Scranton, Pennsylvania could be headed toward another fiscal crisis like the one that resulted in city workers having their pay cut to minimum wage in 2012, according to a major credit ratings agency.
In a weekly publication, Moody’s Investors Service warned investors that Scranton could be facing default or bankruptcy due to a $20 million budget gap for the fiscal year that begins Jan. 1. The city council on Nov. 21 approved a $130.2 million budget that includes a 56.7 percent increase in the city’s property tax and a 68.5 percent increase in the city’s trash collection fee. The additional money will be used to close the deficit, pay a $28 million union arbitration award, and make pension payments in 2014.
Without a balanced budget, the ratings agency warned two financial institutions could withdraw from scheduled debt financing for the beleaguered northeastern Pennsylvania city.
“The resulting liquidity squeeze would leave the city with few options to meet its financial obligations, raising the threat of default or bankruptcy,” wrote Moody’s analysts.
In Similar Straits Last Year
A similar crisis hit the city in July 2012, which led to Mayor Chris Doherty cutting all city workers’ pay to minimum wage for several weeks, a move that made national headlines.
“A second liquidity crisis could have more severe effects, including additional defaults,” Moody’s warned.
Doherty is the current mayor of Scranton but didn’t seek re-election this year and will step down from the post at the end of the year. City tax collector Bill Cortwright, a Democrat, was elected mayor on Nov. 5 with 55 percent of the vote, beating Republican nominee Jim Mulligan.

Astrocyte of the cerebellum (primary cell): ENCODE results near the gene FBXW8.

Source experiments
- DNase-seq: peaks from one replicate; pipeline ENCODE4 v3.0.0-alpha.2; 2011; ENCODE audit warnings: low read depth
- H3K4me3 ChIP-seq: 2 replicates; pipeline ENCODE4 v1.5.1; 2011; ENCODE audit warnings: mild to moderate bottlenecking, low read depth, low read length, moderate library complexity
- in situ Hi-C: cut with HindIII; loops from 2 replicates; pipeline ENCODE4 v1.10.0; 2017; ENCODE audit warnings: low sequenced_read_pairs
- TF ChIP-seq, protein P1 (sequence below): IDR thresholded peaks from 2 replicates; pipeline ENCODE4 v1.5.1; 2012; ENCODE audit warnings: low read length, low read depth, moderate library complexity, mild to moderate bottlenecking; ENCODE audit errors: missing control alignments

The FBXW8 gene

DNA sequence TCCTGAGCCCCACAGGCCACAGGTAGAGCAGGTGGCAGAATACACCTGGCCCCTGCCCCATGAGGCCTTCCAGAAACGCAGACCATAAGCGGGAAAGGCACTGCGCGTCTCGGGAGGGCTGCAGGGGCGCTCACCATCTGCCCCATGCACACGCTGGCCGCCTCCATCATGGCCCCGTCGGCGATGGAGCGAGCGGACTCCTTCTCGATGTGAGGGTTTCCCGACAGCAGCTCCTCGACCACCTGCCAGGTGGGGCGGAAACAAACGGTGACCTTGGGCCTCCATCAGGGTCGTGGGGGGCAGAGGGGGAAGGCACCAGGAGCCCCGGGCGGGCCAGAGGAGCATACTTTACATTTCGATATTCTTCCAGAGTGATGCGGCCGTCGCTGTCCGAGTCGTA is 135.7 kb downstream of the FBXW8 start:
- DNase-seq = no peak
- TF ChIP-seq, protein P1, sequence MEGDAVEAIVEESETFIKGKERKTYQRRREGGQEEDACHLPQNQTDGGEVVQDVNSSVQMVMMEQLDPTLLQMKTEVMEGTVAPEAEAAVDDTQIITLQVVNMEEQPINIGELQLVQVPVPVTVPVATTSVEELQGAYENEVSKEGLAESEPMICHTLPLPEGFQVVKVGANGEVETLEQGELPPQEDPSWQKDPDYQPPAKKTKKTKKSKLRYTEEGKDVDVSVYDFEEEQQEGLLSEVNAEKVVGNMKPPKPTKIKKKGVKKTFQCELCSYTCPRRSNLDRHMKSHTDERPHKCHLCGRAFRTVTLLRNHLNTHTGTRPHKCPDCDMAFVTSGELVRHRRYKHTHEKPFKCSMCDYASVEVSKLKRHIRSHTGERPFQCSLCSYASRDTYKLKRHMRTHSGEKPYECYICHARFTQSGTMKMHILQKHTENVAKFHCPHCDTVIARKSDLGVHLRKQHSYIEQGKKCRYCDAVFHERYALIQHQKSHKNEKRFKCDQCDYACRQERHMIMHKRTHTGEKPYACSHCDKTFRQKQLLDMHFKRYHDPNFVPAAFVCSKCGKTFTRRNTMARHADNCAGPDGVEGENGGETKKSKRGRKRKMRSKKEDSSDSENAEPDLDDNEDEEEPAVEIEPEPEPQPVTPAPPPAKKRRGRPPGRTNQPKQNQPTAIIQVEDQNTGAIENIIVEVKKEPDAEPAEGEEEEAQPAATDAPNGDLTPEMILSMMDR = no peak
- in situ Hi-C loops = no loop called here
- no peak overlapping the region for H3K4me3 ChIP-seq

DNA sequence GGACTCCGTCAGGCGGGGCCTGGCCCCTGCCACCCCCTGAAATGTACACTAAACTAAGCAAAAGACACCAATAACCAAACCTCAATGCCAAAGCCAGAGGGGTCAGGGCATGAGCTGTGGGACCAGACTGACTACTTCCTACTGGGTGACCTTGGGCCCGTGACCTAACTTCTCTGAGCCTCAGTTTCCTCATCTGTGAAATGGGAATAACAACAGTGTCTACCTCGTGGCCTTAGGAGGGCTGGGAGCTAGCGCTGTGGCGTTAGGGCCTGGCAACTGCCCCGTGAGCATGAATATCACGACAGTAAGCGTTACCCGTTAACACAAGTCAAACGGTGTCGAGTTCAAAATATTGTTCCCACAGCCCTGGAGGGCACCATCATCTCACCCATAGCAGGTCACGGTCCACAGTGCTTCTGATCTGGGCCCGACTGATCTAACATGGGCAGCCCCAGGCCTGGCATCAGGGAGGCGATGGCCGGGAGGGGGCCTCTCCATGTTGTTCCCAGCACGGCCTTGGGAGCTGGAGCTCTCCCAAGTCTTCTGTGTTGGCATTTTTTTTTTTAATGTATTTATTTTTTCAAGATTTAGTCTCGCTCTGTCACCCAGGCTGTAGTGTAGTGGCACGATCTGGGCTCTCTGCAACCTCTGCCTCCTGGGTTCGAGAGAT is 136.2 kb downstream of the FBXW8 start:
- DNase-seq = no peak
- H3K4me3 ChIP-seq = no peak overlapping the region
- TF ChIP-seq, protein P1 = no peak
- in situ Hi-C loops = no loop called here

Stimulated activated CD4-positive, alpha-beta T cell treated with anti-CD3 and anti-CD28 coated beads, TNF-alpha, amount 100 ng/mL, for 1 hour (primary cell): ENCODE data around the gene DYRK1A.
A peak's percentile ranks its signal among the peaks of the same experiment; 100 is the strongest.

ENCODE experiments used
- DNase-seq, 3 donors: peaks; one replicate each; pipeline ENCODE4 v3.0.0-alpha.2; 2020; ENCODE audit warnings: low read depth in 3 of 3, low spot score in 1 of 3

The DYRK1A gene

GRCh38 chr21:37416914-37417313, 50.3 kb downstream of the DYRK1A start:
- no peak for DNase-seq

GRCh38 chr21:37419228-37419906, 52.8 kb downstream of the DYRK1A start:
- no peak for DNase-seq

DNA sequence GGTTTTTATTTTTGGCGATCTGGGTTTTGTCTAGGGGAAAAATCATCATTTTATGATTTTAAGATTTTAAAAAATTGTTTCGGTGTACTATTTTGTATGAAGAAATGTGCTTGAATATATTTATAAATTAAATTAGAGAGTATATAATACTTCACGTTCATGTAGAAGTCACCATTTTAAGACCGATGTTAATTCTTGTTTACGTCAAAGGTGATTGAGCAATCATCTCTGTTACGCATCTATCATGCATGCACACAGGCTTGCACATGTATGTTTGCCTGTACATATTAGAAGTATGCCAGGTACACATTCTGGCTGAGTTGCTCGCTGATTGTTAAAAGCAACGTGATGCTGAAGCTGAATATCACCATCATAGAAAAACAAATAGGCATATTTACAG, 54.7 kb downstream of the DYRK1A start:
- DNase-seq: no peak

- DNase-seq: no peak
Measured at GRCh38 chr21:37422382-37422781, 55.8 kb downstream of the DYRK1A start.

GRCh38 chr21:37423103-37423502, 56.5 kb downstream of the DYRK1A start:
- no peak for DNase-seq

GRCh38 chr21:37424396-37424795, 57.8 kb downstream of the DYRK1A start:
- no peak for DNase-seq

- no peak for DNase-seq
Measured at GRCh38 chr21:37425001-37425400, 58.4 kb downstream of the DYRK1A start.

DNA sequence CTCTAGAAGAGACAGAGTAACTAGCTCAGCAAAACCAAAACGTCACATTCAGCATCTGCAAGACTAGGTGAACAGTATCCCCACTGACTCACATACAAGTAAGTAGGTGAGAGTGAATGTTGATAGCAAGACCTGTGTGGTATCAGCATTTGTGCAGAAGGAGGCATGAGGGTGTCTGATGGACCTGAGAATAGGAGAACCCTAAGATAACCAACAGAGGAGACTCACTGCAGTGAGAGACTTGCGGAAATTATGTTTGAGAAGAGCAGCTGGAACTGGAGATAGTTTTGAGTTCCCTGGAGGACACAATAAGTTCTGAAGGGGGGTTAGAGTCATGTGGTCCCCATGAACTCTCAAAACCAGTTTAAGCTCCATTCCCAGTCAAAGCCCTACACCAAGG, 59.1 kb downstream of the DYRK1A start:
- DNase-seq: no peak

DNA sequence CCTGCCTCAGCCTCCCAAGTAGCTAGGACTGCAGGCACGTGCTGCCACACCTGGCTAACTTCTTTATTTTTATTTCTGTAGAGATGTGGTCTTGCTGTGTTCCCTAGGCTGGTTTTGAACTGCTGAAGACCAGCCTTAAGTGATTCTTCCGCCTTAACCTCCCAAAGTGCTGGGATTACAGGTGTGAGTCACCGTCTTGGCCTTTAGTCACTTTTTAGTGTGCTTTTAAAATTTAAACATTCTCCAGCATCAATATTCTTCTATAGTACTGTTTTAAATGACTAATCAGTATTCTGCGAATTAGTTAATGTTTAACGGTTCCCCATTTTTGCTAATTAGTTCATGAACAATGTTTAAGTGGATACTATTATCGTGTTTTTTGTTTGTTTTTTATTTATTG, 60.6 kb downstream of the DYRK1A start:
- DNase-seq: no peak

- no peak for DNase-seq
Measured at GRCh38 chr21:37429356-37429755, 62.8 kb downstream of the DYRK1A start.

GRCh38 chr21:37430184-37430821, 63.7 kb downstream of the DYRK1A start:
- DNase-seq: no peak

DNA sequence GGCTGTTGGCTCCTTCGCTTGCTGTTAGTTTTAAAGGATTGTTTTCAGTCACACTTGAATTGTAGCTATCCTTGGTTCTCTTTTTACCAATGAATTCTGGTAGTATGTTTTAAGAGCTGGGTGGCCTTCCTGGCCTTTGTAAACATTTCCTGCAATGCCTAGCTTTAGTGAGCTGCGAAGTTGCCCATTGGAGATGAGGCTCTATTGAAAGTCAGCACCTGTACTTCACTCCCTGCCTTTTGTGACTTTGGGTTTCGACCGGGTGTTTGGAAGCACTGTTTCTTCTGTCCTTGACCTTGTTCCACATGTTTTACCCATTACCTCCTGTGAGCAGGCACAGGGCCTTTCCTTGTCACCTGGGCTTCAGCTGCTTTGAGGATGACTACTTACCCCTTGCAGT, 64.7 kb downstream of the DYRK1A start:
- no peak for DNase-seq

Neither Doherty nor Cortwright returned calls for comment.
Scranton has more than $195 million in outstanding debt, according to Moody’s.
The city has been enrolled in the state’s Act 47 program for financially struggling municipalities since 1992. A new state-approved recovery plan was put in effect in August 2012, following the last fiscal crisis.
Tax Increases On Table
To generate revenue necessary to address its debt, Scranton officials considered taxing commuters and alcoholic drinks, though neither proposal was approved by the City Council.
The Pennsylvania Economy League, which is overseeing Scranton’s Act 47 recovery plan, warned in October the city would have to raise taxes to avoid a default at the beginning of the 2014 fiscal year.
“The ability to provide sufficient revenue for the 2014 budget is crucial to meet employee, vendor and creditor obligations, to avoid a repeat of the 2012 cash flow crisis and to provide necessary and vital services to Scranton residents and businesses,” wrote Gerald Cross, executive director of the PEL, in a letter to Doherty and Janet Evans, City Council president.
Moody’s said the state’s Act 47 recovery plan hasn’t done enough to help cities like Scranton escape their financial troubles. Lawmakers in Pennsylvania’s capital of Harrisburg have been eyeing changes to Act 47 for some time but have been unable to reach consensus on what changes are needed.
Adding to Scranton’s financial woes is the need to borrow another $28 million to pay a court-mandated settlement with the city’s police and firefighter unions.
Scranton also faces more than $100 million in unfunded pension debt on top of the $195 million in other debt owed.
Used with permission of Watchdog.org.